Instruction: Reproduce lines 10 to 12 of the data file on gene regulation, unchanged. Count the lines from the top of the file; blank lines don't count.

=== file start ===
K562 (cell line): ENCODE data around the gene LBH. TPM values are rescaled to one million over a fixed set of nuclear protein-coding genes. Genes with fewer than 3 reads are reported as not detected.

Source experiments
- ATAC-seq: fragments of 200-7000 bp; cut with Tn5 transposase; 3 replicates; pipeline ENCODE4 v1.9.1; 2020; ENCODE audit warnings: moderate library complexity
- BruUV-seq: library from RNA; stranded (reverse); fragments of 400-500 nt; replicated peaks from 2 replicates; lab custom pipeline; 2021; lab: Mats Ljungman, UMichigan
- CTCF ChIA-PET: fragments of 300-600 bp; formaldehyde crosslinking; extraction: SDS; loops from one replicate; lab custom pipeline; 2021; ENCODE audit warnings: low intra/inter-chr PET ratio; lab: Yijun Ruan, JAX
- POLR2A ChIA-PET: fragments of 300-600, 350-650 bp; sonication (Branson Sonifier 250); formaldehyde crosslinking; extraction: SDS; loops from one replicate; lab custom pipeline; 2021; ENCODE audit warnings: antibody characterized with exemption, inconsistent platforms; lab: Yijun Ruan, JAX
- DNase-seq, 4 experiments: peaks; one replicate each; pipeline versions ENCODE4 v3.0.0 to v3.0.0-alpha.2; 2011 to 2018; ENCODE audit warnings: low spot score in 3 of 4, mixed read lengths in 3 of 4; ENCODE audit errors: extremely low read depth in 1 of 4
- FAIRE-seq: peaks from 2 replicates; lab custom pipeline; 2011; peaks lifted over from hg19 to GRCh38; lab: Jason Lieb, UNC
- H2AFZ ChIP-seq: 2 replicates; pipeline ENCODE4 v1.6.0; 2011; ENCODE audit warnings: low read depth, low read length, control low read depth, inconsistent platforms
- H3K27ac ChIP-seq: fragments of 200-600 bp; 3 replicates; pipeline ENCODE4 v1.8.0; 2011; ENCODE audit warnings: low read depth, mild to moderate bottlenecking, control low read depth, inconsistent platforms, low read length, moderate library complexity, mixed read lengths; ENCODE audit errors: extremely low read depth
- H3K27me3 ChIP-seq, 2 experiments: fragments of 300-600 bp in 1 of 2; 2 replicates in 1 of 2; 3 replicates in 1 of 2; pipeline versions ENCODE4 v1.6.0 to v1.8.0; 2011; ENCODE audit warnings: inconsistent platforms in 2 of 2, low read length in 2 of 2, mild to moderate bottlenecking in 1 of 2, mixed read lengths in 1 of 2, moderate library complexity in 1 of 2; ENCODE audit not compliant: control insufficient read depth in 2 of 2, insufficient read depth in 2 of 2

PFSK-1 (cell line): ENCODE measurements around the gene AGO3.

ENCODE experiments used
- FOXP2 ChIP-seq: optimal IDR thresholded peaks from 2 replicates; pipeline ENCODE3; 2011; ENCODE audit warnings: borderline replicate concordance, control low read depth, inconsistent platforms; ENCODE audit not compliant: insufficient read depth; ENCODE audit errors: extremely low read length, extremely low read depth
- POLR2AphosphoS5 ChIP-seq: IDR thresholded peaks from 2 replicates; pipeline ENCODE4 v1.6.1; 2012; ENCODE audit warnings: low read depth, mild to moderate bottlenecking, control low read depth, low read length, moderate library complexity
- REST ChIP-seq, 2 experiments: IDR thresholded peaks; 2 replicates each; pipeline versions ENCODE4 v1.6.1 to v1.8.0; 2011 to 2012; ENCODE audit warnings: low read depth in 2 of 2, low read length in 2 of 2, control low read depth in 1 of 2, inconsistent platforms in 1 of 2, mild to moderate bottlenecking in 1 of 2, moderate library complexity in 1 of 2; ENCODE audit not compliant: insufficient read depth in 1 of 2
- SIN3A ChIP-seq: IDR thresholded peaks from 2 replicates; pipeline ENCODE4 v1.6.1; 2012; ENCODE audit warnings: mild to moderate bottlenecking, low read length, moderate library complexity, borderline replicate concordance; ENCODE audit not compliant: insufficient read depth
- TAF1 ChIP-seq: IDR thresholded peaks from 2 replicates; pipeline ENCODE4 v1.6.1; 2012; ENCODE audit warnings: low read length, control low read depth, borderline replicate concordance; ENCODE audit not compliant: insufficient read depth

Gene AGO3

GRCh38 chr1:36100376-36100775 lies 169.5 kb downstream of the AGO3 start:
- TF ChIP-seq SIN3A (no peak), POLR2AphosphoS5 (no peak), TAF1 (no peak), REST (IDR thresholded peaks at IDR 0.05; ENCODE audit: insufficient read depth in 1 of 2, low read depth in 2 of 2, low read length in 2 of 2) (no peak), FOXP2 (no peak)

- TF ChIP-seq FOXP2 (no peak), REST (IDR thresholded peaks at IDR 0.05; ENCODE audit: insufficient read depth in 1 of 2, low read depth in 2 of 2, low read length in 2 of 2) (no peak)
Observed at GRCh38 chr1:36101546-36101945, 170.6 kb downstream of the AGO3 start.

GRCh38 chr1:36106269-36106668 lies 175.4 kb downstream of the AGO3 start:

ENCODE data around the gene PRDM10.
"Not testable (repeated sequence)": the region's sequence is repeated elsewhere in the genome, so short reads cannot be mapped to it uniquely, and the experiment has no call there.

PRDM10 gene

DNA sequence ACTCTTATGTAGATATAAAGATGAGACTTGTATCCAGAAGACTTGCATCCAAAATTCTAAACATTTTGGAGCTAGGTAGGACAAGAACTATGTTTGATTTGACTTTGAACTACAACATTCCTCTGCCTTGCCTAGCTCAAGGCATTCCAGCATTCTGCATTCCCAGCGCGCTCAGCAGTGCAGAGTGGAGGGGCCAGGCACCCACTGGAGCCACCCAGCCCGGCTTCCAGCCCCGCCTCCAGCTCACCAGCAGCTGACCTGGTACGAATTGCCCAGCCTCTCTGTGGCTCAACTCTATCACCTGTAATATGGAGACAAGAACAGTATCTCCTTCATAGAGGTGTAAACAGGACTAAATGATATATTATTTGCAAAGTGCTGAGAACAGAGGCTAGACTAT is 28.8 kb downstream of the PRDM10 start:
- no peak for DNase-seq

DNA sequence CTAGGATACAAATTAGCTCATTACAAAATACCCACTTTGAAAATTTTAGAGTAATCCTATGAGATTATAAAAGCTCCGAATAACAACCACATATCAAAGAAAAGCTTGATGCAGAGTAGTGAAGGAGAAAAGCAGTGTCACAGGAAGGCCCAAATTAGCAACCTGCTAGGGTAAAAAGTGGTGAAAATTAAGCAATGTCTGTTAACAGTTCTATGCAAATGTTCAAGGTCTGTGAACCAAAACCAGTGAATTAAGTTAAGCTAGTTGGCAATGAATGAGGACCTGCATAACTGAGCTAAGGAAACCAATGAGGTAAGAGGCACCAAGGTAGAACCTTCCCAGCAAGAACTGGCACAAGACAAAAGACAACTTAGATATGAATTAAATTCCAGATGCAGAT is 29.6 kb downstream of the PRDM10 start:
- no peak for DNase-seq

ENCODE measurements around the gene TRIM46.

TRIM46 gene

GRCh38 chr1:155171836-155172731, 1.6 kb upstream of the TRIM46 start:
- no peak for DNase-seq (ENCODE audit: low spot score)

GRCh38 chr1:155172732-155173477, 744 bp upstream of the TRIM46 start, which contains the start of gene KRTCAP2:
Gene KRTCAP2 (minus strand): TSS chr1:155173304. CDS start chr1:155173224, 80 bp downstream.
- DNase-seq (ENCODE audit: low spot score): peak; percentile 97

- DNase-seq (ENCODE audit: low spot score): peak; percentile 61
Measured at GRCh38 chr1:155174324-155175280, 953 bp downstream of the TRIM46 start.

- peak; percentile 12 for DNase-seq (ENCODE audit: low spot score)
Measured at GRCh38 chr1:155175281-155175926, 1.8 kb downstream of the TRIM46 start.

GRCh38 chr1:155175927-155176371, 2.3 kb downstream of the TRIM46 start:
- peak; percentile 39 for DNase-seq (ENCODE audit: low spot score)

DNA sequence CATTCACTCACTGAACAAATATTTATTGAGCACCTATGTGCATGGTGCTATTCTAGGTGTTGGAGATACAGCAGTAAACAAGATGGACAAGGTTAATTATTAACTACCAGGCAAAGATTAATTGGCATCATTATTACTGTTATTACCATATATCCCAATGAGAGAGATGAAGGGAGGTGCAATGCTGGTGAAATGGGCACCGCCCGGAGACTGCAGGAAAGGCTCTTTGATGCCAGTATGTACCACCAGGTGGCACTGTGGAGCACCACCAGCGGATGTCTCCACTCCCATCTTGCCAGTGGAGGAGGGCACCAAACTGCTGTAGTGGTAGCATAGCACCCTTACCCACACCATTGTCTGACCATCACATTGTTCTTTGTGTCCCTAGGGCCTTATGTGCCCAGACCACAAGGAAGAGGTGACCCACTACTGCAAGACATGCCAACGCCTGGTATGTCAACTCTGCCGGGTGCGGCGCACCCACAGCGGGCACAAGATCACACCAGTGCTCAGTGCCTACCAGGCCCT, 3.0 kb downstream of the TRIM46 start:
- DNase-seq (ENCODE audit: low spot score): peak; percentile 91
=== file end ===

- H3K27ac ChIP-seq: fragments of 200-600 bp; 3 replicates; pipeline ENCODE4 v1.8.0; 2011; ENCODE audit warnings: low read depth, mild to moderate bottlenecking, control low read depth, inconsistent platforms, low read length, moderate library complexity, mixed read lengths; ENCODE audit errors: extremely low read depth
- H3K27me3 ChIP-seq, 2 experiments: fragments of 300-600 bp in 1 of 2; 2 replicates in 1 of 2; 3 replicates in 1 of 2; pipeline versions ENCODE4 v1.6.0 to v1.8.0; 2011; ENCODE audit warnings: inconsistent platforms in 2 of 2, low read length in 2 of 2, mild to moderate bottlenecking in 1 of 2, mixed read lengths in 1 of 2, moderate library complexity in 1 of 2; ENCODE audit not compliant: control insufficient read depth in 2 of 2, insufficient read depth in 2 of 2

PFSK-1 (cell line): ENCODE measurements around the gene AGO3.